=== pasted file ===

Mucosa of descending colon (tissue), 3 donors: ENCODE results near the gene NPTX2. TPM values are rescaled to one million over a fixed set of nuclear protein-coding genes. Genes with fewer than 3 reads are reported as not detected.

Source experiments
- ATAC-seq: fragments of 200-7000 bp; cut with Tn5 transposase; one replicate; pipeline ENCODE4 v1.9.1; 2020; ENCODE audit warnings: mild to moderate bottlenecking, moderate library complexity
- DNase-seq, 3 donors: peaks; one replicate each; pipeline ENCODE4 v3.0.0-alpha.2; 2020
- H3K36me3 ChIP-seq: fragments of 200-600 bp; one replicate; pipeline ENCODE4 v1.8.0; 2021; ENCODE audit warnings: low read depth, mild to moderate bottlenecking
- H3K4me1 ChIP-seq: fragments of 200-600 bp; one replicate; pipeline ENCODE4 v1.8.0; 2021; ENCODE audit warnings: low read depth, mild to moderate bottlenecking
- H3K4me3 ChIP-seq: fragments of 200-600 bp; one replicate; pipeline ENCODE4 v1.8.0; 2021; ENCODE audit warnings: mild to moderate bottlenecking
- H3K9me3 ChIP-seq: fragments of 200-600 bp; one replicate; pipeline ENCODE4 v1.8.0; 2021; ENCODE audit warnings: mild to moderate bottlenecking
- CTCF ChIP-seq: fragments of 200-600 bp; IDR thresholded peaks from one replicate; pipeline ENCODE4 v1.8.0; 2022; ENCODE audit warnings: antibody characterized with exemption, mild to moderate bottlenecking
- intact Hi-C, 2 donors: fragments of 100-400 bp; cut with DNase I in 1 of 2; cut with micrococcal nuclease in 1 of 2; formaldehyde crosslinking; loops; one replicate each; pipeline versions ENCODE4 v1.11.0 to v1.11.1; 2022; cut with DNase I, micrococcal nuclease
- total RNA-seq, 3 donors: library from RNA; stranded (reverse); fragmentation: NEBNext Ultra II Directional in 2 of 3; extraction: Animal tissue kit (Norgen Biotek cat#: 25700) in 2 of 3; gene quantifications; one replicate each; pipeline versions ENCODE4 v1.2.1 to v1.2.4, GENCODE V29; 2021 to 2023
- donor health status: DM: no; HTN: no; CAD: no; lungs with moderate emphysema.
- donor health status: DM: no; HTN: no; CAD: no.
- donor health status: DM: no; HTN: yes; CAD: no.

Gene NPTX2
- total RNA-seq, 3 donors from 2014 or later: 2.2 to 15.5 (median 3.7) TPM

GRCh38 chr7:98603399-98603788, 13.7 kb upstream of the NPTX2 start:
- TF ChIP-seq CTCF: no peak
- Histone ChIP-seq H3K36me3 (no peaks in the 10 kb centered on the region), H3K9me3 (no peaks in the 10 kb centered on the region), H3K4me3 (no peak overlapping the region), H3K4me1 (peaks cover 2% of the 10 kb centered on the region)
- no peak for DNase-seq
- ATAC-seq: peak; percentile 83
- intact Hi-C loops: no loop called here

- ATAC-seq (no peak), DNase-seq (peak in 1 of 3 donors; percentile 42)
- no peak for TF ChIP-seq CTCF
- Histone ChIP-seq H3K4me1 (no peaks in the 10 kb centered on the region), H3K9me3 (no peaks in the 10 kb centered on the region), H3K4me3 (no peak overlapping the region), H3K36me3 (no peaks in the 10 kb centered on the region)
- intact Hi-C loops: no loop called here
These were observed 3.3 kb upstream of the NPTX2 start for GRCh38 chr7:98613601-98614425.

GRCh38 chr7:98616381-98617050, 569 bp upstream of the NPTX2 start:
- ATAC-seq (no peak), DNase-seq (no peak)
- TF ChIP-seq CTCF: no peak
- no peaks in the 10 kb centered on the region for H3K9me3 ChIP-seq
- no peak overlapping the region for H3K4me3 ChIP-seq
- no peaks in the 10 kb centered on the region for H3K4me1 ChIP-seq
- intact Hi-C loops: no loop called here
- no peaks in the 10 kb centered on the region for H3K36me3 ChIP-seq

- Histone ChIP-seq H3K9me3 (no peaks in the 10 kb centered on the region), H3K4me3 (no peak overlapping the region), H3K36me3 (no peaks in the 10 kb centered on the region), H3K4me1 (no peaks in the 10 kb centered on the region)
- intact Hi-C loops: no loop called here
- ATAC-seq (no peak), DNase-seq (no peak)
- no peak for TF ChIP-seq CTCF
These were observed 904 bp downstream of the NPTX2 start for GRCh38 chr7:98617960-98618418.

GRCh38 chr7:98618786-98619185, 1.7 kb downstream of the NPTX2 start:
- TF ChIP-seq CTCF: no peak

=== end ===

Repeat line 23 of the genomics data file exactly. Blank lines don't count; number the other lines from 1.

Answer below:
- ATAC-seq (no peak), DNase-seq (peak in 1 of 3 donors; percentile 42)